The plot thickens in the long-running case of Daphne Caruana Galizia, a Maltese journalist who was murdered in 2017 as she was preparing an exposé on corruption in her home country. The report centered on questionable contracts awarded by the government to a company owned by Yorgen Fenech, also a well-known casino operator in Malta. However, her story would never be completely unveiled. Galizia’s murder caused a global public outcry, forcing a major investigation that ultimately led to Melvin Theuma. He began unraveling the mystery for investigators in exchange for immunity, but the case has taken a turn after he apparently acknowledged that he was involved in a casino heist that went unsolved for 11 years, as well as two robberies involving HSBC bank properties.
Theuma Gets Presidential Pardon for Testimony
Like something out of a super spy novel, the story surrounding Galizia is complete with allegations of corruption, deceit and cover-ups that ran through the ranks of the Maltese government and the country’s casino scene. Theuma was ultimately linked to Galizia’s murder through forensic investigations and is said to have helped arrange the car bombing that killed her in October 2017. In exchange for his testimony, Theuma was given a presidential pardon, which has reportedly opened the floodgates to a decades-long racket of criminal activity of which he was a prime participant.
Theuma has acknowledged that he arranged for Alfred and George Degiorgio, along with Vince Muscat, to organize the car-bombing. They allegedly carried out the assassination on behalf of Fenech in order to prevent the journalist from completing her story, which also reportedly involved former Prime Minister Joseph Muscat and two members of his cabinet. Fenech was ultimately arrested, but his ties to Malta’s gaming industry also brought down high-ranking individuals with the Malta Gaming Authority and the Maltese Financial Services Authority.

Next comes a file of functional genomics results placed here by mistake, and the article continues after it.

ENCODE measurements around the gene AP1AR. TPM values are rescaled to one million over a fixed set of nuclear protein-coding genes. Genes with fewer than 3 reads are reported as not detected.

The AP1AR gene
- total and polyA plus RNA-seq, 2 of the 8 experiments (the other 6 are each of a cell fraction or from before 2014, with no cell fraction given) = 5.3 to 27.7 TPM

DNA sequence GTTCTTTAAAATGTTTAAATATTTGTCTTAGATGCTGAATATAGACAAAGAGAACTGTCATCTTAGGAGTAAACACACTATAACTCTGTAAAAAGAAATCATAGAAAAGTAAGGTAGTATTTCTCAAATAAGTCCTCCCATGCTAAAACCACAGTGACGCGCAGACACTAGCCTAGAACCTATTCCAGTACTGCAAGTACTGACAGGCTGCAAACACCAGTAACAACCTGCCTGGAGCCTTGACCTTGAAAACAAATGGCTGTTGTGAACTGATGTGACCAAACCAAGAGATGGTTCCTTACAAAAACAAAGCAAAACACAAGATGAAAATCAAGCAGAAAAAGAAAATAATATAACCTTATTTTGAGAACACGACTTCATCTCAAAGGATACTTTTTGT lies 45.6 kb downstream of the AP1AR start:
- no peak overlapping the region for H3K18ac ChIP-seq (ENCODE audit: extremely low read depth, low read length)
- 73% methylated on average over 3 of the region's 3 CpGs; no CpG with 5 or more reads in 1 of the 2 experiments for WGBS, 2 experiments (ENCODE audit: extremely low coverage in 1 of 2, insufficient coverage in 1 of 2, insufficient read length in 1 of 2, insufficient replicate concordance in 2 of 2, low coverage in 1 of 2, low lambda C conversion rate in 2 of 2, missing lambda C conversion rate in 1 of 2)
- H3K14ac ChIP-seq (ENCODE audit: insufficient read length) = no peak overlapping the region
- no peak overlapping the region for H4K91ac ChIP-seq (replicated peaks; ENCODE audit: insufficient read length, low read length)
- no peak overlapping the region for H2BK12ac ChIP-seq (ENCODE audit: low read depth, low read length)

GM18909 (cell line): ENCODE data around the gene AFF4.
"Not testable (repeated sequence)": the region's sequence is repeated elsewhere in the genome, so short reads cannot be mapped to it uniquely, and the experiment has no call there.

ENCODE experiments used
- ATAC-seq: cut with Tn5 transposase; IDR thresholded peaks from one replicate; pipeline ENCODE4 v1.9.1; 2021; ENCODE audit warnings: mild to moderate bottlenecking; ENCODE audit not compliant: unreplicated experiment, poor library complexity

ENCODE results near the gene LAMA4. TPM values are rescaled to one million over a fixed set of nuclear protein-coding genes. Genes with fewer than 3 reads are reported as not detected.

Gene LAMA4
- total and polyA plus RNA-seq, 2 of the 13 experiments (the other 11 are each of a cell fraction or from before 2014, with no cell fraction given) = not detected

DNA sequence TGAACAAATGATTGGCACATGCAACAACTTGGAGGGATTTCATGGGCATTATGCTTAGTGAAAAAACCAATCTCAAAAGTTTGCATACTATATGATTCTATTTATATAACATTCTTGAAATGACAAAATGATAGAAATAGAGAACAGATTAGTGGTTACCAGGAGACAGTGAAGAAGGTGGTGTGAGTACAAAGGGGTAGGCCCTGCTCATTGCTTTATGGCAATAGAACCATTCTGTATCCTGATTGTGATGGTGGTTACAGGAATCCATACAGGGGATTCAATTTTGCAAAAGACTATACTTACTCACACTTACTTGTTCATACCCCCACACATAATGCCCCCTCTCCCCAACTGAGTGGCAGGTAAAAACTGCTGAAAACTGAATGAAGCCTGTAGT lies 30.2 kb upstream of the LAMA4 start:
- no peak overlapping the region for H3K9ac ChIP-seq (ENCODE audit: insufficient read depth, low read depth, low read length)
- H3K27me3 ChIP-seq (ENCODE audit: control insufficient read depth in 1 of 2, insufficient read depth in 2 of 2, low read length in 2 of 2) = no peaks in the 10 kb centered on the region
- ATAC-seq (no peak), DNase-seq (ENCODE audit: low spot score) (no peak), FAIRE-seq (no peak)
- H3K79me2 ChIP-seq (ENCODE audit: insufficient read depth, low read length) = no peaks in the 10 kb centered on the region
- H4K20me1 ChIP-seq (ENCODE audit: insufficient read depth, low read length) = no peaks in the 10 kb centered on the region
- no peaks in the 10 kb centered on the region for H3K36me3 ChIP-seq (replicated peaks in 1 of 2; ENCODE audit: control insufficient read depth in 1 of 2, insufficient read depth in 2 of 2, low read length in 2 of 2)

More Damning Evidence Surfaces
Apparently comfortable with his new role as a police informant, and knowing that he is immune to being punished, Theuma has helped investigators close several chapters that they haven’t been able to resolve for years. In 2010, the Casino di Venezia was robbed when a band of thieves got away with around $611,850 (€500,000), although the casino never confirmed the amount. Theuma has admitted that, while he wasn’t involved with the heist directly, he provided refuge to the thieves in a safehouse.
In 2007, as Malta was preparing to adopt the euro, thieves attacked a branch of financial giant HSBC in a mid-day brazen theft that resulted in $1.22 million (€1,000,000) being stolen. HSBC’s main office in Malta was the location of an attempted robbery that went bust, with three people arrested following a shootout and brief chase. As in the case of the casino heist, Theuma had offered a safe place for the criminals to hide in both HSBC attacks.
More details about all of the cases are expected to surface in the coming months. Theuma turned over recordings after his arrest that investigators have been able to use to begin piecing together each of the crimes and the individuals behind them. As more arrests are made and more evidence surfaces, it will become clear exactly how deep – and high- the scandal runs in Malta’s political and gambling scenes.